“President Obama today is down in the state of Texas, but sadly he’s not visiting the border,” said Cruz, in a rare collaboration with McCain. “. . . He’s visiting Democratic fat cats to collect checks, and apparently there’s no time to look at the disaster, at the devastation that’s being caused by his policies. . . . It is a disaster that is the direct consequence of President Obama’s lawlessness.” ….
But this border crisis, sowed years ago and building for months, is neither a high crime nor a misdemeanor. It’s a humanitarian nightmare in which children, some as young as 4, can face physical and sexual abuse, injury and death in their lonely journeys. What’s upside-down about the Cruz-Palin argument is that this crisis has actually been brought about by Obama following the law.
The most obvious and direct cause of the flood of children from Central America is the 2008 human trafficking law that ended the rapid deportation of unaccompanied minors who come illegally from countries other than Mexico and Canada. The law essentially guarantees long stays for these immigrants by promising them a deportation process that can take 18 months, during which time they are often placed with family members who have little incentive to have the kids show up for hearings.
Republicans will take the political fall if they don’t provide emergency funds to address the immigrant crisis at the southern border, Sen. Lindsey Graham (R-S.C.) warned Wednesday.
A number of conservatives on Capitol Hill are pushing back hard against President Obama’s request for almost $4 billion to manage the spike of immigrants — thousands of them unaccompanied minors — that’s hit the Texas-Mexico border in recent months.
But Graham, a long-time supporter of an immigration system overhaul, said a failure to provide the funds will exacerbate the crisis while handing Obama and the Democrats a political victory ahead of November’s midterm elections.
“If we do that, then we’re going to get blamed for perpetuating the problem,” Graham told reporters on Wednesday.
Well, it wouldn’t be the first time that right wing Republicans acted against their political best interest.
In other news,
Another Republican Governor has made an ass of himself (not for the first time). Indiana Governor Mike Pence has told state agencies to not to honor the hundreds of gay marriages that took place after a federal court in Indianapolis invalidated as unconstitutional Indiana’s law banning same-sex marriages.
Indiana Gov. Mike Pence’s office is telling state agencies act as if no gay marriages had been performed during three days following a federal court order.
The memo from the governor’s chief counsel tells executive branch agencies to execute their functions as though the June 25 court order had not been issued.
Pence defended the memo Wednesday and the sentiment expressed in it Wednesday afternoon. He said it was his job as governor to carry out the laws of the State of Indiana.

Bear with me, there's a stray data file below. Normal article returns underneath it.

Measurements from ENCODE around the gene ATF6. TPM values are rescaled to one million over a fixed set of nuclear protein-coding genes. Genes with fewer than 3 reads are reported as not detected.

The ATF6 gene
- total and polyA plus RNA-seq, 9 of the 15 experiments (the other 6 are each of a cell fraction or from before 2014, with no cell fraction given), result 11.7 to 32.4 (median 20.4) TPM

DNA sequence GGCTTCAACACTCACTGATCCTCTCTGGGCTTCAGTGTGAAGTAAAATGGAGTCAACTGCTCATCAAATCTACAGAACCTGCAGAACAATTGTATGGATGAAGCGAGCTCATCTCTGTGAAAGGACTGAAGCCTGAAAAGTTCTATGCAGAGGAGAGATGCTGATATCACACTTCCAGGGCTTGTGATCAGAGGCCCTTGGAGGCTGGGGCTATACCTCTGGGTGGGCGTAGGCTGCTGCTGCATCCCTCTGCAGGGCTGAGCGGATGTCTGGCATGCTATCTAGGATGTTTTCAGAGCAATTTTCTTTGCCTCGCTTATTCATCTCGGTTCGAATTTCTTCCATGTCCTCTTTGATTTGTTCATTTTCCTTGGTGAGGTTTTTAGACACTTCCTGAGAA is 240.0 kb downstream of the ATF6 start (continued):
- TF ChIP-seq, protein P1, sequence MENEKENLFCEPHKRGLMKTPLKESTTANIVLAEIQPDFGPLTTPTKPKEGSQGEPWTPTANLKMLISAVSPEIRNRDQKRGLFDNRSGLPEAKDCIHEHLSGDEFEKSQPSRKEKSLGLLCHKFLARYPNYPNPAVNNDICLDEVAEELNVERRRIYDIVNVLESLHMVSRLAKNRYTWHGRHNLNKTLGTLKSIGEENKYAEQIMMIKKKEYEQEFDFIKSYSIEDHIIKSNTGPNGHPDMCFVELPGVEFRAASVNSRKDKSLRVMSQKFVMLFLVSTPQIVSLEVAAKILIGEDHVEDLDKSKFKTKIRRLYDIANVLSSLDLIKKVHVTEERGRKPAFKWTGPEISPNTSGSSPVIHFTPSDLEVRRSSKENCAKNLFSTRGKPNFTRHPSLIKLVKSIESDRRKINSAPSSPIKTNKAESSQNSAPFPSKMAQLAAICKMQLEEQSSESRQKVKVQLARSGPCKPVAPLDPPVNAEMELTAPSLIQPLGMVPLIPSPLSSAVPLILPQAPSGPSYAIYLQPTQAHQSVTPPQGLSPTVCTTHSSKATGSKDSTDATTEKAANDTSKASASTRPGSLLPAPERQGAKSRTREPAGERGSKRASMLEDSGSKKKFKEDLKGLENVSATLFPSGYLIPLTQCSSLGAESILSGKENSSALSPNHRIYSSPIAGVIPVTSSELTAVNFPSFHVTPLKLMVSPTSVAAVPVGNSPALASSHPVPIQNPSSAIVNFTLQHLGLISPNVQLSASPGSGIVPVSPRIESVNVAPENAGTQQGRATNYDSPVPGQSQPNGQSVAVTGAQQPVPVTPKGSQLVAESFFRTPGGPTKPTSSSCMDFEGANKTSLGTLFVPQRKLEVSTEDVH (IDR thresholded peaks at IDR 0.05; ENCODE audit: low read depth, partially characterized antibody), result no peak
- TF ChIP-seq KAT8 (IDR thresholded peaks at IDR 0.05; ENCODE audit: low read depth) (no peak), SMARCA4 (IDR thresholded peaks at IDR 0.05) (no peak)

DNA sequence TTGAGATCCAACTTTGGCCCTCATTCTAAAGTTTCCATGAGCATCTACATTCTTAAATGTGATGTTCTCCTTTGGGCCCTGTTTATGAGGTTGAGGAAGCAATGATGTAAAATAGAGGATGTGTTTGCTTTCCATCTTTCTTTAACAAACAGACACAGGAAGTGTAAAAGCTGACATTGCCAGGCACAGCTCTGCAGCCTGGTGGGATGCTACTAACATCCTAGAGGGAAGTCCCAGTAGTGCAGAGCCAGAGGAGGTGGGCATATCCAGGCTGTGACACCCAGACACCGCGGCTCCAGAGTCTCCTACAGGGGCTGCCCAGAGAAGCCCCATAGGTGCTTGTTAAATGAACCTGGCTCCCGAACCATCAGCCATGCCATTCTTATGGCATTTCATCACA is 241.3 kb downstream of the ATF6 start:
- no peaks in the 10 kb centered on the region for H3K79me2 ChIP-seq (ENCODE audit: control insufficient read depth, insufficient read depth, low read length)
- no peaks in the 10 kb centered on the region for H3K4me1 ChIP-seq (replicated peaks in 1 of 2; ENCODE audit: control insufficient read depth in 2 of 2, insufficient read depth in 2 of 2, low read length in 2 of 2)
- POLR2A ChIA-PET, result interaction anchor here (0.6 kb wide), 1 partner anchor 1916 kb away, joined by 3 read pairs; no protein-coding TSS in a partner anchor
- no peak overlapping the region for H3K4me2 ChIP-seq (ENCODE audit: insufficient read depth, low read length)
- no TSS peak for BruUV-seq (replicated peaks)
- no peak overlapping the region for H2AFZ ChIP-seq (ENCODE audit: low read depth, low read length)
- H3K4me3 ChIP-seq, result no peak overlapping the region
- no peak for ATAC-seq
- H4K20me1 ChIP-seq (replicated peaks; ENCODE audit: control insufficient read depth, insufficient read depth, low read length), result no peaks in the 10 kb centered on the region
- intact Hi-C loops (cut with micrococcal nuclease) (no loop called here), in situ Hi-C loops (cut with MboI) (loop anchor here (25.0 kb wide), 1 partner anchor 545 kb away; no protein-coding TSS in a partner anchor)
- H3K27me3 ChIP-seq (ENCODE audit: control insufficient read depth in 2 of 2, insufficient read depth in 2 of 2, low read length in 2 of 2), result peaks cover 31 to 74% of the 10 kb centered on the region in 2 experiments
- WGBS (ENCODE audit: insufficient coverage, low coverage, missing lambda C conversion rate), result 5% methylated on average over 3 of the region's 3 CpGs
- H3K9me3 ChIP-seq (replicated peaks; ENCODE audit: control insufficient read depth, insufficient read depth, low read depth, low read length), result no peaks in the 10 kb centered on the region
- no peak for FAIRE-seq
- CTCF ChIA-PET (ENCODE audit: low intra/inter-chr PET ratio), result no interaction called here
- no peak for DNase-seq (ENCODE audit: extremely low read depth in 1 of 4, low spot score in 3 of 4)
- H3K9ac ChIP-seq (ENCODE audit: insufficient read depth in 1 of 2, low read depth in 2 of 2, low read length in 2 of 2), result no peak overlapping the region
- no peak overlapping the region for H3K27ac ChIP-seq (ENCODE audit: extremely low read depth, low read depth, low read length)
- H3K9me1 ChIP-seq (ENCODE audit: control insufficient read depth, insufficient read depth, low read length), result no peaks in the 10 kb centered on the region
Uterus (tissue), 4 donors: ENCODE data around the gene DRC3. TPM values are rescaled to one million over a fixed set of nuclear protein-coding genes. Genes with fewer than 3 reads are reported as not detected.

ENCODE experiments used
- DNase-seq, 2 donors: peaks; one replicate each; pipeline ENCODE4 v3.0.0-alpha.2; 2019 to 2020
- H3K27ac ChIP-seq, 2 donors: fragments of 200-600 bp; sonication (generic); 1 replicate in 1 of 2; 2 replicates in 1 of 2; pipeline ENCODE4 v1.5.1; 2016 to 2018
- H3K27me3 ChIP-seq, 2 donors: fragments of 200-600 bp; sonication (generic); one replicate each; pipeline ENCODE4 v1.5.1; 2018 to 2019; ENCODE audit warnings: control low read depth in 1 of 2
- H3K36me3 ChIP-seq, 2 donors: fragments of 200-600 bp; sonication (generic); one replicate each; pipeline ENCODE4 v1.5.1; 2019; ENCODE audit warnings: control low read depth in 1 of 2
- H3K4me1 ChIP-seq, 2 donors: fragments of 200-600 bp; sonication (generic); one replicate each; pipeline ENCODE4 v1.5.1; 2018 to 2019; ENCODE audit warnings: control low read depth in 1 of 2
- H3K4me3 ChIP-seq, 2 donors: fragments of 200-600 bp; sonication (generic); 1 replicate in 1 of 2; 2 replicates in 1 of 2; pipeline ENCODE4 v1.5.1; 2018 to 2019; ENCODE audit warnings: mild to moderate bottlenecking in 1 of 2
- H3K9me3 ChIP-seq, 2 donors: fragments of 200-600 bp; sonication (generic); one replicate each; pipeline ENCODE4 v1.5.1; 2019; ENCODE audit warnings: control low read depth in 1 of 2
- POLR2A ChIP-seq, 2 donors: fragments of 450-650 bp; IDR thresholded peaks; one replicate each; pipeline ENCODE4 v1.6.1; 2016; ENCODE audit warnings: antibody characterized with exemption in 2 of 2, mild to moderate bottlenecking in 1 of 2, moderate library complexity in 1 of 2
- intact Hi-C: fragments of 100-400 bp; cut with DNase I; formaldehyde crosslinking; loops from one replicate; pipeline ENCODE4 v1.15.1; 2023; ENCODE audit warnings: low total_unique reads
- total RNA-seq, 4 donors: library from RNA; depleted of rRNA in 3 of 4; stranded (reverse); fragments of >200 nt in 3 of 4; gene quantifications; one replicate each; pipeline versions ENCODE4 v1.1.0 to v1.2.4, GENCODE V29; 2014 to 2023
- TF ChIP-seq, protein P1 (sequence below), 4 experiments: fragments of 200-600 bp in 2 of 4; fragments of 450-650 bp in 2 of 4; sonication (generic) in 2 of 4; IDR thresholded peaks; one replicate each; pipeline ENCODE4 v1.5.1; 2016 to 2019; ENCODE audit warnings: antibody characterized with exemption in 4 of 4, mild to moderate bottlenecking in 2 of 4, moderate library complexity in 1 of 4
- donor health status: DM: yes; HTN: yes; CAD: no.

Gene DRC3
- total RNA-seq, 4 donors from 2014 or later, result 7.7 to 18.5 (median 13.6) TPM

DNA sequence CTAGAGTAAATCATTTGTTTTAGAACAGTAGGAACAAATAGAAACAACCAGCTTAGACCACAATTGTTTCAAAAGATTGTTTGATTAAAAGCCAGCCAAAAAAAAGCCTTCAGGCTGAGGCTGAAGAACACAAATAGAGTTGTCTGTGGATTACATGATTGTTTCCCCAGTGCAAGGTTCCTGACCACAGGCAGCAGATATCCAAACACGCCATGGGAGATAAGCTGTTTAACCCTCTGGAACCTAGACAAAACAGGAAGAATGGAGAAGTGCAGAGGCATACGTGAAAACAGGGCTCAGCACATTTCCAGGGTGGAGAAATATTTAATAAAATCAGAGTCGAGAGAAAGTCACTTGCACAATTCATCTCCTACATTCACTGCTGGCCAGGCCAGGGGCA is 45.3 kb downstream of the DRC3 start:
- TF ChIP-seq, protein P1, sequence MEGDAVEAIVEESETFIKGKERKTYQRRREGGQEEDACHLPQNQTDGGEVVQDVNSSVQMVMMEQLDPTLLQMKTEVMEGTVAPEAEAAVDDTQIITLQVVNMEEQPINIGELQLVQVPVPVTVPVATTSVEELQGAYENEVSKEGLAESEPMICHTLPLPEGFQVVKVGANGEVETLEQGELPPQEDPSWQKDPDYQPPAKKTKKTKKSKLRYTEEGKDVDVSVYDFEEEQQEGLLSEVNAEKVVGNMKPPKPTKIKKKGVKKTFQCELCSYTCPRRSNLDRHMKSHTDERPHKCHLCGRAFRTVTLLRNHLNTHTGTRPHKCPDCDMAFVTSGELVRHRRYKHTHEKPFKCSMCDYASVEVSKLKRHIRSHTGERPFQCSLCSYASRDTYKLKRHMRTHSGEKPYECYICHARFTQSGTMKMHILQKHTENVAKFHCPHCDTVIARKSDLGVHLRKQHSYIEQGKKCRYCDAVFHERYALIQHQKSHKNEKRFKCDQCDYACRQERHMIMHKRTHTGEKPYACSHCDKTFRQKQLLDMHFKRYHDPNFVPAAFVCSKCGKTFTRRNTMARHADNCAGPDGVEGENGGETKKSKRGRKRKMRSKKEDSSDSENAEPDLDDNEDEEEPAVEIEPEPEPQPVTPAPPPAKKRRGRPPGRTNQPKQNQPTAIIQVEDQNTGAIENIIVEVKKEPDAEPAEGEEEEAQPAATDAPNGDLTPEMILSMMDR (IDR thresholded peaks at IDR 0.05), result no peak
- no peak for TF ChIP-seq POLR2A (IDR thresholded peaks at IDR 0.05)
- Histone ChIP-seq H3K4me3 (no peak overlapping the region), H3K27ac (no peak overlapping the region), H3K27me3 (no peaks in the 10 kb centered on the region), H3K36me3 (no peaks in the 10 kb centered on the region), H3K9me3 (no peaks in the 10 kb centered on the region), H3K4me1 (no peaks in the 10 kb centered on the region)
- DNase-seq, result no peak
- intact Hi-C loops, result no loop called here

“The State of Indiana must operate in a manner with the laws of Indiana. So we have directed our state agencies earlier this week to conduct themselves in a way that respects current Indiana law, pending this matter’s process through the courts,” Pence said.
A “disappointed” Beth White responded to Pence’s order:
“As Clerk of Marion County, I was proud our office was able to issue these licenses and officiate over 450 weddings for couples, many of whom have been in loving committed relationships for decades. Governor Pence owes these couples an explanation on why he continues to deem them as second class citizens. They legally obtained their license, paid the requisite fee and should be entitled to the same rights and privileges the rest of us enjoy.
It is time for our state leaders to put the issue behind us so that we can focus on strengthening the middle-class, investing in quality education and rebuilding Indiana’s economy. Hoosier businesses depend on the best and brightest employees to compete in the global economy. Indiana is rolling up the welcome mat with this regressive stance on this issue. Although my opponent has a long history of opposing marriage equality, I call on Mrs. Lawson to reject Governor Pence’s ruling today. The Office of the Secretary of State should be welcoming to all employers choosing to invest or reinvest in Indiana. And that includes their prospective employees and their families. Hoosiers deserve common sense leadership that is focused on moving Indiana forward.”
The Office of the Director of National Intelligence has released an official statement in response to the latest article and statements by Glenn Greenwald that suggest without any supporting evidence that U.S. intelligence agencies are essentially duplicating the illegal actions of COINTELPRO from 1956-1971.
It is entirely false that U.S. intelligence agencies conduct electronic surveillance of political, religious or activist figures solely because they disagree with public policies or criticize the government, or for exercising constitutional rights.